Most often the result is not fully accessible; browser and assistive technology is inconsistent; and implementations vary across the web. This is why it’s always better to use native selects with HTML/web. (Native components is also a better choice for native apps.) Don’t forget that HTML selects can be styled with CSS; see these resources by Scott O’Hara, RTD, Filament Group, and LugoLabs.
If you must implement a custom select dropdown, you will most like need to use the ARIA listbox role, combobox role (which specifies a composite widget), and often a combination of those roles. The option role is also required and usually a few other ARIA attributes (for label, state, etc.).
Here are some great examples which will save many folks a lot of time—if you must customize!
- Anatomy of an Accessible Auto Suggest (UX Mastery) by Adem Cifcioglu
- Modified version by Web Axe author: Accessible Autosuggest Dropdown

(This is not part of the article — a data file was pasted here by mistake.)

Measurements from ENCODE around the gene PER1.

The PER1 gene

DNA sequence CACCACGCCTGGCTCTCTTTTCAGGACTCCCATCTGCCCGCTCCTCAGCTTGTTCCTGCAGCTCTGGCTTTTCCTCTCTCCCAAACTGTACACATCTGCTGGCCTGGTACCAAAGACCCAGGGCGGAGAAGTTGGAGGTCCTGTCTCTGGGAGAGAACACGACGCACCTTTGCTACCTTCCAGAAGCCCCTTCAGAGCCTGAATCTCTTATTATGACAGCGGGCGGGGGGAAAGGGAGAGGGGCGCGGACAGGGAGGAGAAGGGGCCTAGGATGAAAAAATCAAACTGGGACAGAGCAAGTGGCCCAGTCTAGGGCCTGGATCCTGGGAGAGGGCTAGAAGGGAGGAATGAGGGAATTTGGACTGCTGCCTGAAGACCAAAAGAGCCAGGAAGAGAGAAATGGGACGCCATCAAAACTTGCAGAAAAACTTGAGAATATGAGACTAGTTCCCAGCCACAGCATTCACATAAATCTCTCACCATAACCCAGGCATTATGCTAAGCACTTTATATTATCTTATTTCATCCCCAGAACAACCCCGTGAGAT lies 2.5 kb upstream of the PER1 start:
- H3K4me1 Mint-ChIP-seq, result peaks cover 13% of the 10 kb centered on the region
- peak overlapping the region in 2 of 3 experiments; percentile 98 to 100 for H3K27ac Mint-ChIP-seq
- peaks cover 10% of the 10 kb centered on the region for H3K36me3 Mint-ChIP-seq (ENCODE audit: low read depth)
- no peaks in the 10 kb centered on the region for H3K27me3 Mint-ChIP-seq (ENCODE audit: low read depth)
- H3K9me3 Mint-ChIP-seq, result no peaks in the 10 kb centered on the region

- Custom Select by Deque Systems
- Combobo — accessible combobox module by Harris Schneiderman (of Deque Systems) combobo on github
- Building an accessible auto-complete (Slideshare) by @russmaxdesign and now Russ’ preso for ID24 on YouTube!
- Accessible Autocomplete by Adina Halter
- jQuery accessible autocomplete list by Nicolas Hoffmann
- Accessible Autocomplete examples by alphagov (gov.uk); related article about testing autocomplete.
- Basic autocomplete (activedescendent) CodePen by Heydon Pickering
- Collapsible Dropdown Listbox Example by W3C (from comments)
- Combobox with Listbox Popup Examples by W3C
- Gerard Cohen’s custom select: Presentation video (YouTube) / Web-based slide deck / code demo
- Styling a Select Like It’s 2019 by filament group
- Building an accessible autocomplete control by Adam Silver (Feb. 2020) demo
- <select> your poison by Sarah Higley (Dec. 2019)
- Under-Engineered Select Menus by Adrian Roselli
- Consistently Inconsistent: When the Most Accessible Experience is Different for Each User by Eric Bailey